Summer days often elicit thinking about water and its various presentations in our lives. The weather brings ideas about swimming, boating, rafting, and all the "lake activities at the cabin up north" The warm summer temperatures stimulate water considerations in our personal lives including water safety and body hydration.
That primary need for adequate hydration during the increased activities in warmer temperatures has created the many types of hydrating liquids we use or abuse in quenching our thirst and enjoying summer's unique meals. In more pensive moments, we might think about public water supplies, water usage and water treatments to prevent pollution and restore pure recycling of our water. Notably, recent activities for expansion of the water sources and supply for the city of Marshall have been reported in the local media.
A recent review of the medical history of Marshall brought to mind the cavalier and often thoughtless attitude most population centers formerly exhibited toward water supplies and its discharge. The infamous "Great Stink of London of 1851" led to drastic and continuing changes by the government regarding water usage and discharge into the Thames river as recently as the Millennium.
A postcard in my Marshall Medical History Collection dated October, 1910, documents a Marshall citizen's lament of the death of three local mothers to typhoid fever. Ironically, the reverse side of the card shows the responsible outhouses within the yards (and wells) of several houses just a few blocks from the soon-to-be-opened Marshall Hospital!
Accentuating local aspects of water management and public health have been two events of recent history encountered here in Marshall. The recurring projects of reconstruction of water-related infrastructures (water supply, sanitary and storm sewerage) in areas of Marshall have given us a new appreciation for the logistics of water handling. Reviewing the history, planning, and execution of this reconstruction of the vast system of water-carrying pipes, drains, lifts, valves, etc., and treatment facilities in a city transversed by a flowing river should make us appreciate how intricate is the system which obtains, uses, separates, removes and treats the water not only to purify it, but then efficiently recycle it while protecting those of us who drink it. These projects remind us of some of the intriguing aspects of Marshall's history of water needs and behavior.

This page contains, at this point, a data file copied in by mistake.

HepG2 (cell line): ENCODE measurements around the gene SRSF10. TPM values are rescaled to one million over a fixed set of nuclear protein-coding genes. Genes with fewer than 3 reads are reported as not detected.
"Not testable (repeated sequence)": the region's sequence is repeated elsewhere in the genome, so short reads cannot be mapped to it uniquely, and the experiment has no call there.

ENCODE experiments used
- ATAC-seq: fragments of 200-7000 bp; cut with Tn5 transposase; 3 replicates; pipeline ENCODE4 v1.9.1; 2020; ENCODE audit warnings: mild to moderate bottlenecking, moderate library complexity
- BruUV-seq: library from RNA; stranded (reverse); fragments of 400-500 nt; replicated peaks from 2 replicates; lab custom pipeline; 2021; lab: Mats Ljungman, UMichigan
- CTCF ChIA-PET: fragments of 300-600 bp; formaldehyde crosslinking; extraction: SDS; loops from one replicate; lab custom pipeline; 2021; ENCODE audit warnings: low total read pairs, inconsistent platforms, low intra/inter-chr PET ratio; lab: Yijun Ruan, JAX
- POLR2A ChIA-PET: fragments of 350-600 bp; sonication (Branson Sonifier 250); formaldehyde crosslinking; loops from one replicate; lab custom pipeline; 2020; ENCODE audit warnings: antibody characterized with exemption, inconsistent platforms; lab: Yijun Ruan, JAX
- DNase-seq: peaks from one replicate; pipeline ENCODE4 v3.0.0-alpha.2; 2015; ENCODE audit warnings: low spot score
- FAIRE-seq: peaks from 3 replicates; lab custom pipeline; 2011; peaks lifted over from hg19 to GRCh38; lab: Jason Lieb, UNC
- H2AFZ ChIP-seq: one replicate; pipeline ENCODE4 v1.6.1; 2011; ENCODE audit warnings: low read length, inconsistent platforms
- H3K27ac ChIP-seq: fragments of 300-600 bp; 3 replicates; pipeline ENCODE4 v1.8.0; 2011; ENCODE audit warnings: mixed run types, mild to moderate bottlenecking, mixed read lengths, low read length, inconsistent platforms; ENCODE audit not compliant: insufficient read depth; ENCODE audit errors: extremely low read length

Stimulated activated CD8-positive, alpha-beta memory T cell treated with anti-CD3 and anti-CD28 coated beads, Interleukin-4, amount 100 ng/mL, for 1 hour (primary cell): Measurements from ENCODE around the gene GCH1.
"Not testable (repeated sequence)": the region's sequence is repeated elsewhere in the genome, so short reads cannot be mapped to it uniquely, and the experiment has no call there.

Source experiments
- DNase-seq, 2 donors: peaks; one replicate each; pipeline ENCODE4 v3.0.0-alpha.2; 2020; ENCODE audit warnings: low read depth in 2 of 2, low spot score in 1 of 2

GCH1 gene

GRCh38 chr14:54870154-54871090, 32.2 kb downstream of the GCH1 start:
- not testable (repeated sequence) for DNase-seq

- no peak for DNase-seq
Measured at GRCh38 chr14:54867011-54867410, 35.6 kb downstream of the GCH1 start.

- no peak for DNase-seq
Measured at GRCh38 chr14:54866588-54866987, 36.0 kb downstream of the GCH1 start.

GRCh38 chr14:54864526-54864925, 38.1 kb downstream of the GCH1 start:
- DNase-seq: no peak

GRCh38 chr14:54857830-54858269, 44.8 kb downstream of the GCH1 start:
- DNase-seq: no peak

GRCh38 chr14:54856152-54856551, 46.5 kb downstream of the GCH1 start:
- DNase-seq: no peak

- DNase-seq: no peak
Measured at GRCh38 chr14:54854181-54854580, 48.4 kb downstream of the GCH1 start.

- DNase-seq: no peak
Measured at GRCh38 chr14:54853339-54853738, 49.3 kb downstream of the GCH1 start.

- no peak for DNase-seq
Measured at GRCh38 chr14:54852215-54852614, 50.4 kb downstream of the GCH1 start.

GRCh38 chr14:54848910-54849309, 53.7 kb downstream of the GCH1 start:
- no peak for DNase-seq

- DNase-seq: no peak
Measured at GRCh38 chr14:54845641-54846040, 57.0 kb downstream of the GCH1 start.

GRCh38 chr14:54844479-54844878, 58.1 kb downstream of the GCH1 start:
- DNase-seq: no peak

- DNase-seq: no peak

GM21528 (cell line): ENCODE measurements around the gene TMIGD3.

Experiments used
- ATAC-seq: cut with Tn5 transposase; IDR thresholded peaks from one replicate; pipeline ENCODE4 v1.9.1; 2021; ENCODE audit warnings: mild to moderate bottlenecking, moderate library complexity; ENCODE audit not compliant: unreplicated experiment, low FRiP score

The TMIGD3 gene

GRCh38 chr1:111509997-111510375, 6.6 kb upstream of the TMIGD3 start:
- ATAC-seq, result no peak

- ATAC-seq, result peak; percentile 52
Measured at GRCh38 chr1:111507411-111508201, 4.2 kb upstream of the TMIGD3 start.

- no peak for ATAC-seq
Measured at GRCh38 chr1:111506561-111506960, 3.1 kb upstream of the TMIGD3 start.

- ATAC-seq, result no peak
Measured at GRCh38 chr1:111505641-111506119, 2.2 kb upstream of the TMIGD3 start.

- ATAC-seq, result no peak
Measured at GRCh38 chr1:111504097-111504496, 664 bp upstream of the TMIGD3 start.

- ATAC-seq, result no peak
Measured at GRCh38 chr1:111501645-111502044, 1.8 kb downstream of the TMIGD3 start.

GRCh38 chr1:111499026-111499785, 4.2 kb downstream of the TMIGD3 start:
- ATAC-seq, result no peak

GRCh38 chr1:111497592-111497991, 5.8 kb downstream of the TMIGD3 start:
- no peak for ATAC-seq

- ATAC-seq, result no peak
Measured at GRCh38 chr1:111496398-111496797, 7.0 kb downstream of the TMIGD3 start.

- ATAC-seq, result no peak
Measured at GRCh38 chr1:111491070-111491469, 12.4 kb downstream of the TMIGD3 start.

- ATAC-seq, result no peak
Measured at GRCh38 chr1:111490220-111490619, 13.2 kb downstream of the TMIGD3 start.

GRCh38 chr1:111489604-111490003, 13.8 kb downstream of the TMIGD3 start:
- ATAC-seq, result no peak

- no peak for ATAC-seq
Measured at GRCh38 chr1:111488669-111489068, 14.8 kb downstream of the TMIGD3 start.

In 1930, Marshall public health physician Dr. B.C. Ford told an audience of Marshall clubwomen that the water problems had been getting more acute and "this year we have had the worst, most unsanitary [water supply]. We have had several outbreaks of dysentery, probably due to the water supply" In recent years, work on the sixth street infrastructure required a temporary altering of the flow of the Redwood River. When placing new sewerage under the river, city engineers discovered the site of an old dam used to control water flow and the former site of the dumping of raw sewage into the river! (The river was the source of Marshall's water!) As described in John Radzilowski's book, "Prairie Town: A History of Marshall, Minnesota 1872-1997" (Lyon County Historical Society, 1997), "The city sewerswould empty into the Redwood RiverFlood waters would quickly overburden the city's sanitary sewer and send fetid sewage into people's home and businesses Beginning in 1931 the city constructed a sewage treatment plant, and in 1933, [the city] drilled a well tapping the Marshall Aquifer, providing a large supply of clean water."
The lesson for us "moderns" is that only by ongoing attention to the uses and treatment of our water supply and the operation of appropriate public health measures can we ensure optimal general health and welfare and freedom from waterborne disease for our communities.
During the upcoming summer months, this column will discuss several aspects of water as it affects our daily lives. Topics such as water sources, usage, pollution, and the important role of water in personal and public health considerations should provide interest and information to our reading public.